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J Palliat Med. 2013 Oct;16(10):1313-6. doi: 10.1089/jpm.2012.0366. Epub 2013 May 1.

Discussing goals of care for a delirious advanced cancer patient in the hospice setting.

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  • 11 Department of Palliative Care and Rehabilitation Medicine, The University of Texas MD Anderson Cancer Center , Houston, Texas.

Abstract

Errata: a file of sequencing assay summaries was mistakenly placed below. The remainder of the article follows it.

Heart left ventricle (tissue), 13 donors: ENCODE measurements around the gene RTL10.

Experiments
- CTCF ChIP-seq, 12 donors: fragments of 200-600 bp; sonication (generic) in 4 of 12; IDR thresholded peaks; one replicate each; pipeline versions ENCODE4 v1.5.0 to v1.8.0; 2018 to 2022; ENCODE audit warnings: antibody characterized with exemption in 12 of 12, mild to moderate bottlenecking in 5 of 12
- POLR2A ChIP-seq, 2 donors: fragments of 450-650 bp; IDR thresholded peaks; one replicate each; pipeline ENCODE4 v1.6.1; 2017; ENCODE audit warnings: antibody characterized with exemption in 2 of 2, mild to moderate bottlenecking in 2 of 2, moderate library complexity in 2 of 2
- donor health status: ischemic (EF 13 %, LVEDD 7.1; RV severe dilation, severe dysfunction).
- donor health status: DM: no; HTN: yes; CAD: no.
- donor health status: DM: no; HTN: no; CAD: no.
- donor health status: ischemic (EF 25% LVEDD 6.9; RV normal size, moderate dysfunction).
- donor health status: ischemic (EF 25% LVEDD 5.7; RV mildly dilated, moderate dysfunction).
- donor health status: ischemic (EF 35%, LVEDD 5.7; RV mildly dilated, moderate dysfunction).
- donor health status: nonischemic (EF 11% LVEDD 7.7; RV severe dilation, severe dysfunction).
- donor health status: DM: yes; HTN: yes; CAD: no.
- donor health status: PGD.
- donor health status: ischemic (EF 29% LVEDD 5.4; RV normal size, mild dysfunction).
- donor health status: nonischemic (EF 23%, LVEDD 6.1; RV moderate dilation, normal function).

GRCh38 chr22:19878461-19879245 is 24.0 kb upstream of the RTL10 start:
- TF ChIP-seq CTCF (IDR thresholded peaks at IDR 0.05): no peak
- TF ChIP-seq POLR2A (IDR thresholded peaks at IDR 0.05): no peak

In the United States, patient autonomy is generally considered the most important ethical principle; however, patients sometimes make decisions that are medically futile or in conflict with the principles of beneficence and nonmaleficence. Difficult issues are often compounded if the patient loses capacity and a surrogate must provide substituted judgments. Allowing autonomy free reign can sometimes be detrimental to patient care and contribute to family distress. Here, we describe the case of a terminally ill patient whose conflicting desires were to have "everything" done--including cardiopulmonary resuscitation--and to simultaneously avoid hospitalization and die peacefully at home.

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